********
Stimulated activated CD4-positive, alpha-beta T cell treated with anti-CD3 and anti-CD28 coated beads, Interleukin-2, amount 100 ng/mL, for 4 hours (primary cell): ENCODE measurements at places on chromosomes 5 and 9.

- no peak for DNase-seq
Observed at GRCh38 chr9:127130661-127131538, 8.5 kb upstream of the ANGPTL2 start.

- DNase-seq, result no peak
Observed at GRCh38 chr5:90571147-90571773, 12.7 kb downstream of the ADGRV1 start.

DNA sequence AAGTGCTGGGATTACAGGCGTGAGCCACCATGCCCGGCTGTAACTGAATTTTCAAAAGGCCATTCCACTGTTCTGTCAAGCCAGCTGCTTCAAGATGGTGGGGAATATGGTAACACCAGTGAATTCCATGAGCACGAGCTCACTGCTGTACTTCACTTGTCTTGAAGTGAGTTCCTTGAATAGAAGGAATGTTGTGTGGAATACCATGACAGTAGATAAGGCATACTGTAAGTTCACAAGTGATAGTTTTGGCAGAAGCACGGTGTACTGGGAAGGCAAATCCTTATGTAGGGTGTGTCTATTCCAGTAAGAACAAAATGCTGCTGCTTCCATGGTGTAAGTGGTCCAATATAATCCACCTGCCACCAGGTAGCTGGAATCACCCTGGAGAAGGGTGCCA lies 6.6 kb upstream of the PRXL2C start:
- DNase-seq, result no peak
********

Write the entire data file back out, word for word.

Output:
Stimulated activated CD4-positive, alpha-beta T cell treated with anti-CD3 and anti-CD28 coated beads, Interleukin-2, amount 100 ng/mL, for 4 hours (primary cell): ENCODE measurements at places on chromosomes 5 and 9.

- no peak for DNase-seq
Observed at GRCh38 chr9:127130661-127131538, 8.5 kb upstream of the ANGPTL2 start.

- DNase-seq, result no peak
Observed at GRCh38 chr5:90571147-90571773, 12.7 kb downstream of the ADGRV1 start.

DNA sequence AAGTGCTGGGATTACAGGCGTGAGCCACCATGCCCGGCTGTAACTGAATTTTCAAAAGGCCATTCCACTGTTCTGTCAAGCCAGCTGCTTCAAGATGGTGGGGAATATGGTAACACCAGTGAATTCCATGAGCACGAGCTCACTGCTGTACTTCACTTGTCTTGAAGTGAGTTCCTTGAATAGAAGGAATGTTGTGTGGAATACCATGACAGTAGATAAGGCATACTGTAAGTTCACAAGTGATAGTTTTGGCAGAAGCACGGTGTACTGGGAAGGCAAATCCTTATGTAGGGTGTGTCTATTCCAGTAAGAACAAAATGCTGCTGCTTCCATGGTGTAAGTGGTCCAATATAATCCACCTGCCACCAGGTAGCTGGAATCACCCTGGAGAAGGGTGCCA lies 6.6 kb upstream of the PRXL2C start:
- DNase-seq, result no peak